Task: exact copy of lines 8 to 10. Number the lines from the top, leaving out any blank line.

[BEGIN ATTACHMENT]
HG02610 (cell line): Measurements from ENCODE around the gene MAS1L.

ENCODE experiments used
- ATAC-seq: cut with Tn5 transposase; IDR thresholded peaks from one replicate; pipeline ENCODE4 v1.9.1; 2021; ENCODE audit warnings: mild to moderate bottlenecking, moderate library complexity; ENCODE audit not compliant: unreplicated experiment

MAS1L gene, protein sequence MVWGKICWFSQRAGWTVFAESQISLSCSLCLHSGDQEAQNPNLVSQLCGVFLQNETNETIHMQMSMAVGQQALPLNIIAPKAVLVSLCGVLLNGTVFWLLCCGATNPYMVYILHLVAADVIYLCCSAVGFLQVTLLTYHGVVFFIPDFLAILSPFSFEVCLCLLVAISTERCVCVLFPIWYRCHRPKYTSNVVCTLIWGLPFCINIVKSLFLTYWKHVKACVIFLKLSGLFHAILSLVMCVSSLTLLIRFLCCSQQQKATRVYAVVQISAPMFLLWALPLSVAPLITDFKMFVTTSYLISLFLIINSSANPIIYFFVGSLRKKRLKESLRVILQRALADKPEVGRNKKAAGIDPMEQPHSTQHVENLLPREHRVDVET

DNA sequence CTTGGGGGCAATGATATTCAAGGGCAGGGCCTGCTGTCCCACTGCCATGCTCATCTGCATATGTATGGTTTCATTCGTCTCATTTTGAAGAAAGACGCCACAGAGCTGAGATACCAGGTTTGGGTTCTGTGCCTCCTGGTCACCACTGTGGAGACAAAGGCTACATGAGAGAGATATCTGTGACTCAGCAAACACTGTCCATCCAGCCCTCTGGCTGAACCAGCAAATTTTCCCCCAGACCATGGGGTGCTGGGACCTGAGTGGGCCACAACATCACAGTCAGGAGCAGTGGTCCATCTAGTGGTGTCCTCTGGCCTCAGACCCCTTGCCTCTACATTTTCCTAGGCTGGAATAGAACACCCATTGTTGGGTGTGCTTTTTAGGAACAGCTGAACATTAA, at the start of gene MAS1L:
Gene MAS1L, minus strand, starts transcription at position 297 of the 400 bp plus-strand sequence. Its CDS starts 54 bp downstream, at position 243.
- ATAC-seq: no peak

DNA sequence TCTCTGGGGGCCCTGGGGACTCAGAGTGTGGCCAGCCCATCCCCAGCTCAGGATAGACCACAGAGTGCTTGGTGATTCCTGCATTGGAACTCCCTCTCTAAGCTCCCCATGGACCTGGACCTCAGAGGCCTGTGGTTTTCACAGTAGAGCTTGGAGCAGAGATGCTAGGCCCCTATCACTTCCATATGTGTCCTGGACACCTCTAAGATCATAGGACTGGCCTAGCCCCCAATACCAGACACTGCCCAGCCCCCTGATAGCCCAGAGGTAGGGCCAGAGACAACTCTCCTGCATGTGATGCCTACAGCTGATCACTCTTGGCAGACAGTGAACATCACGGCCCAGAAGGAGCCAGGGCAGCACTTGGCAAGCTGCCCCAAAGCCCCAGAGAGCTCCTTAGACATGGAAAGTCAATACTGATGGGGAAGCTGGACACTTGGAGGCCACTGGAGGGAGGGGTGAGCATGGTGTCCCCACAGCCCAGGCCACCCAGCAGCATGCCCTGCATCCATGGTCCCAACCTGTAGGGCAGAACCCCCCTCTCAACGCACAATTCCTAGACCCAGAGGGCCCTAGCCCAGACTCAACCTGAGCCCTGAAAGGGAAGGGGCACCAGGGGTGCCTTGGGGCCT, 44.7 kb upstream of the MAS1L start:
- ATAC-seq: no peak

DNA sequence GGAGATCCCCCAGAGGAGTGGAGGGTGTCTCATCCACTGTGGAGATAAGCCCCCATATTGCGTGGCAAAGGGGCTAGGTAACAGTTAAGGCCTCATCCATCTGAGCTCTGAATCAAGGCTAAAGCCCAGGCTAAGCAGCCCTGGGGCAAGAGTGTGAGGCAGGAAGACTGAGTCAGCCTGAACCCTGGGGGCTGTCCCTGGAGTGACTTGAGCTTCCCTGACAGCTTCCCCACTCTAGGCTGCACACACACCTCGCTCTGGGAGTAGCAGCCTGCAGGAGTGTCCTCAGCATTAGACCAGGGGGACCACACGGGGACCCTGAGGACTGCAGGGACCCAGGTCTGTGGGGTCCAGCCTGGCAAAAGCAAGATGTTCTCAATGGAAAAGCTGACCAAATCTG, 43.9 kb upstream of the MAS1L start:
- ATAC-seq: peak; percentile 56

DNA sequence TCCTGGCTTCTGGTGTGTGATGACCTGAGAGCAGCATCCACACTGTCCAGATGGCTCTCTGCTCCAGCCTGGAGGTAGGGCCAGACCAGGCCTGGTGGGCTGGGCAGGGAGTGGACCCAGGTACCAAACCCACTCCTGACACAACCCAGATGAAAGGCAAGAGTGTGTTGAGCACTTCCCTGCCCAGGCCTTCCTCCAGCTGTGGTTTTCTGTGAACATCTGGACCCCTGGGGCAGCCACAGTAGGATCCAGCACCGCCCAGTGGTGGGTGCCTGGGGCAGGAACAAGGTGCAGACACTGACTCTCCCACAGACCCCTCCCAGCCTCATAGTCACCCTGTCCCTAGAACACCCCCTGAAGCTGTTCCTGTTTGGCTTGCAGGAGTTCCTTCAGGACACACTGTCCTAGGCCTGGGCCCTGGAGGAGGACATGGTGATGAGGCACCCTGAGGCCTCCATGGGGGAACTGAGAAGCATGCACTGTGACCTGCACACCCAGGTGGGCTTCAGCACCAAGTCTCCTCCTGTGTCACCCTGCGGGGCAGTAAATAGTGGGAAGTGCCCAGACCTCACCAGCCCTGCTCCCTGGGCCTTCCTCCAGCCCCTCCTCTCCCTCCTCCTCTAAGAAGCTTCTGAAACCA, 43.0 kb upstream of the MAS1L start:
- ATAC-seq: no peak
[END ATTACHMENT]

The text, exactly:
DNA sequence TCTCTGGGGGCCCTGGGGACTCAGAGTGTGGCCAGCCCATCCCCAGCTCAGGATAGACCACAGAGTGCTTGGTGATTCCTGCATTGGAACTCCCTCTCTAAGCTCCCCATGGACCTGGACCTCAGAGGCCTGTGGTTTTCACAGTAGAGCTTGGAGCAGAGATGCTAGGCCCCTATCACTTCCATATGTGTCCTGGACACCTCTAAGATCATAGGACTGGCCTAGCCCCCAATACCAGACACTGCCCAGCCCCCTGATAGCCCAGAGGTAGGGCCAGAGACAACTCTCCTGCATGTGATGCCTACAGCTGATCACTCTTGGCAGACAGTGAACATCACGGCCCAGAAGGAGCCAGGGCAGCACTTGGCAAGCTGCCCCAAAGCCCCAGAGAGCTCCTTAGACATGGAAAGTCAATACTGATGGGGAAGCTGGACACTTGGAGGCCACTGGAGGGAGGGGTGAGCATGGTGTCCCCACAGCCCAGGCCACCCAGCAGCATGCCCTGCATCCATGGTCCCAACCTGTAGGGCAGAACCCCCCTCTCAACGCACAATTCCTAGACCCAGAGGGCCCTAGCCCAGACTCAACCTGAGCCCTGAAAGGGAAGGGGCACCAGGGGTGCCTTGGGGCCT, 44.7 kb upstream of the MAS1L start:
- ATAC-seq: no peak

DNA sequence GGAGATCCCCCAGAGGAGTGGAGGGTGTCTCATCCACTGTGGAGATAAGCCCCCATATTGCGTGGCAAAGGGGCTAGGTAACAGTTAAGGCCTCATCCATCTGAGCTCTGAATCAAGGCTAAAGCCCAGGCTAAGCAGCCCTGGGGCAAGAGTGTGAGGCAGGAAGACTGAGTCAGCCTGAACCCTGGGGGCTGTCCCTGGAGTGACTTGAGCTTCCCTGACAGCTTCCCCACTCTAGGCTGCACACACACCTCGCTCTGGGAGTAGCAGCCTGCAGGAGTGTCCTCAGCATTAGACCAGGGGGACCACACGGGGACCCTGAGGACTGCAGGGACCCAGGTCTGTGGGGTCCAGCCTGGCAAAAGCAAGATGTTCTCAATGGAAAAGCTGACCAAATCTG, 43.9 kb upstream of the MAS1L start: